Alberta – couple unable to litigate property dispute they agreed to delegate to parents

In Mahajan v. Mahajan, 2019 ABQB 495, Mr. Justice Michael J. Lema stayed a divorce proceeding to provide time for the couple’s four (4) parents to resolve a property dispute delegated to them by the couple in their post-separation agreement.  Lema J. held that no uncertainty existed regarding who would resolve the dispute but only uncertainty as to how they would do so. 

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Québec – distinctions for service and notice to banks offers guidance for arbitral practice

In 1068754 Alberta Ltd. v. Québec (Agence du revenu), 2019 SCC 37, on appeal from Québec, the Supreme Court of Canada distinguished between two (2) provisions of the Bank Act, SC 1991, c 46 which stipulate how to effectively serve banks with legal proceedings and provide notice.

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Ontario – pleading to action insufficient to qualify as waiver to request stay

In Khomovych v. Bomar 2 Inc. o/a Colony Park Homes, 2019 ONSC 3982, Madam Justice Mary E. Vallee stayed the action despite Defendant having pleaded to it and Plaintiff’s request for an adjournment so that it could present its motion for summary judgment under section 7(2)5 of Ontario’s Arbitration Act, 1991, SO 1991, c 17.  Vallee J. determined that the parties were bound to undertake arbitration imposed by legislation applicable to new home warranties.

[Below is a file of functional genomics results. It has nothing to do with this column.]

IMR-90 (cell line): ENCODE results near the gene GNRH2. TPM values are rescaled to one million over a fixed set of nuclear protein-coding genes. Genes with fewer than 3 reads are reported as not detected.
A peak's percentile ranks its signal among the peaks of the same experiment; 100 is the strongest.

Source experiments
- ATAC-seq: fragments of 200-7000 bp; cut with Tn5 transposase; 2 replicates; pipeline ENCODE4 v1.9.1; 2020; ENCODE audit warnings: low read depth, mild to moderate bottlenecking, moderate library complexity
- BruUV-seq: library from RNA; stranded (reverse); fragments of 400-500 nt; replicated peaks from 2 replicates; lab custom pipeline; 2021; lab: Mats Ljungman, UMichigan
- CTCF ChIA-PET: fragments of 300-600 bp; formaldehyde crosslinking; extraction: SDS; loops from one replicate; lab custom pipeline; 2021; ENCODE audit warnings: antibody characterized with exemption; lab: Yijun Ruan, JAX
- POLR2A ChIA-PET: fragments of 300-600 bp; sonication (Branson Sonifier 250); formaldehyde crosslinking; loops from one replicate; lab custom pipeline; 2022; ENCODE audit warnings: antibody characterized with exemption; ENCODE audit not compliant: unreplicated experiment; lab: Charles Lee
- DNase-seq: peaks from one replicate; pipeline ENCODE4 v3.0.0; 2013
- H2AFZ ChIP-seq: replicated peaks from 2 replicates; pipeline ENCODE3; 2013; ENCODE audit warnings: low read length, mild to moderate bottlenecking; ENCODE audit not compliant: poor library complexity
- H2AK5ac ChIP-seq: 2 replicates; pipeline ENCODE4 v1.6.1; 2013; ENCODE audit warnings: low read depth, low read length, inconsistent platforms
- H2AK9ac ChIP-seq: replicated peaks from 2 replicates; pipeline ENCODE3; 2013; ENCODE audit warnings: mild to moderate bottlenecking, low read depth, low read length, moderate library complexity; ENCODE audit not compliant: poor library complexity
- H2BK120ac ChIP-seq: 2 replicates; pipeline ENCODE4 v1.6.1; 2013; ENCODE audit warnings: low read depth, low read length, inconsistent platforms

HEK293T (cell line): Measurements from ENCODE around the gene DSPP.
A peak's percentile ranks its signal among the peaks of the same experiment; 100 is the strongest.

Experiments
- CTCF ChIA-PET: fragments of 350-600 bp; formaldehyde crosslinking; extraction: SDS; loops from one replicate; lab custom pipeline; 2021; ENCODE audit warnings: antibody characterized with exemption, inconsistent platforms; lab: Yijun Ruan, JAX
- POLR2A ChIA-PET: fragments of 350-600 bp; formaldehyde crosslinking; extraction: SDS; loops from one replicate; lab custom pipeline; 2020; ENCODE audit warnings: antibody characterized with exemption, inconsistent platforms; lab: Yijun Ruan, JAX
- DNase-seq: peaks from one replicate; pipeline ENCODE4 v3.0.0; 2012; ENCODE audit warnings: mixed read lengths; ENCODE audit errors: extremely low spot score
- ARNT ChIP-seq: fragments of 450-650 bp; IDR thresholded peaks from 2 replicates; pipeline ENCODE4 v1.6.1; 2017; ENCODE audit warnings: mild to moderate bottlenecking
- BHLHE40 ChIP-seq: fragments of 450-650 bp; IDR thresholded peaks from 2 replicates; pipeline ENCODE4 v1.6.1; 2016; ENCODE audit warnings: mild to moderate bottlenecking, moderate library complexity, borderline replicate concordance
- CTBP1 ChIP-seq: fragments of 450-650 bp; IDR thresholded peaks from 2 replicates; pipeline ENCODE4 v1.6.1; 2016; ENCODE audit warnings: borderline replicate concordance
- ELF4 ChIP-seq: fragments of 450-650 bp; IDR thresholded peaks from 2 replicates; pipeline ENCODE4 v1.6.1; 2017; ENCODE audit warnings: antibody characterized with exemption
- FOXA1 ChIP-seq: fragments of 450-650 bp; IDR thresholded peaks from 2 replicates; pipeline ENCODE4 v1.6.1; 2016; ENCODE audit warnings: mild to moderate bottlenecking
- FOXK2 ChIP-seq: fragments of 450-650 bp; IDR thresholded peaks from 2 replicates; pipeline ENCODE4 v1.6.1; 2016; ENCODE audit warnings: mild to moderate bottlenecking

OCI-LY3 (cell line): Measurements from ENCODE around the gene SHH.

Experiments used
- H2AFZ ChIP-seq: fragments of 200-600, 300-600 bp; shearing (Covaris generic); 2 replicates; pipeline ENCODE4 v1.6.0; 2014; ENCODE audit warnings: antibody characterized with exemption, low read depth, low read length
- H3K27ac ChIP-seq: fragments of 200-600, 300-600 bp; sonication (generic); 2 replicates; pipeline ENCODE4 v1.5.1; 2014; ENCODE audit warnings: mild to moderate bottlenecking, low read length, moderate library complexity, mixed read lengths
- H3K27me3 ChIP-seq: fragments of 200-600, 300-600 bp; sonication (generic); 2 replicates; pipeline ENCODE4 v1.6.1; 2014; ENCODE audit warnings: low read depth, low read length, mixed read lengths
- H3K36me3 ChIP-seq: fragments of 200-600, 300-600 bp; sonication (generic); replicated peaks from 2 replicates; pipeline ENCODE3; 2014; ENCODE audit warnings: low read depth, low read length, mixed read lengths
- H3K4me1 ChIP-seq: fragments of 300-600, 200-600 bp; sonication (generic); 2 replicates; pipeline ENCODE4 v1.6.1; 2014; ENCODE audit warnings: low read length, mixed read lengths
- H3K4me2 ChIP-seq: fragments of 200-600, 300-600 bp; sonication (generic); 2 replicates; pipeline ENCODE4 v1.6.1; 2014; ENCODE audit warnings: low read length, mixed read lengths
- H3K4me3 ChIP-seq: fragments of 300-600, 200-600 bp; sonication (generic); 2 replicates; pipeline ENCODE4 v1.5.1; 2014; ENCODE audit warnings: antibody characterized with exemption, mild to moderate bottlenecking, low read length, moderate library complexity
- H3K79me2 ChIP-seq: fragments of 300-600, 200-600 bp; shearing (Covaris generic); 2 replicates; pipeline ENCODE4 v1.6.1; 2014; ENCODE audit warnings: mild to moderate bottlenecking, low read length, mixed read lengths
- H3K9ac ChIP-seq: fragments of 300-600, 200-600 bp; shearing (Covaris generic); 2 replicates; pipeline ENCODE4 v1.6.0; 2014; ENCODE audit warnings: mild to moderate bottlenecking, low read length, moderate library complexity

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Ontario – court’s willingness to continue in obiter and determine key issue in appeal treated as decision on merits

In BGOI Films Inc. v. 108 Media Corporation, 2019 ONCA 539, the Ontario Court of Appeal quashed attempts to appeal a decision which denied leave to appeal an award and then a decision which recognized and enforced the award.  In reasons best described as brief, the Court held that no appeal lies from a refusal to grant leave when that refusal is based on the merits.  Having dismissed that appeal, no grounds remained to give the court jurisdiction to refuse to recognize and enforce the award and the second appeal no longer had a basis.

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Newfoundland and Labrador – city lacks authority to impose arbitration unrelated to legislation’s purpose/intent

In St. John’s (City) v. 10718 Nfld. Inc., 2019 NLCA 41, Newfoundland and Labrador’s Court of Appeal upheld a first instance decision declaring that the City of St. John’s (the “City”) cannot require mandatory arbitration in an agreement as a term of approval of development as doing so is acting beyond its beyond its jurisdiction under its enabling legislation. See the earlier Arbitration Matters note “Newfoundland and Labrador court holds that a municipality has authority to agree to arbitration but not to impose it as a condition of regulatory approval

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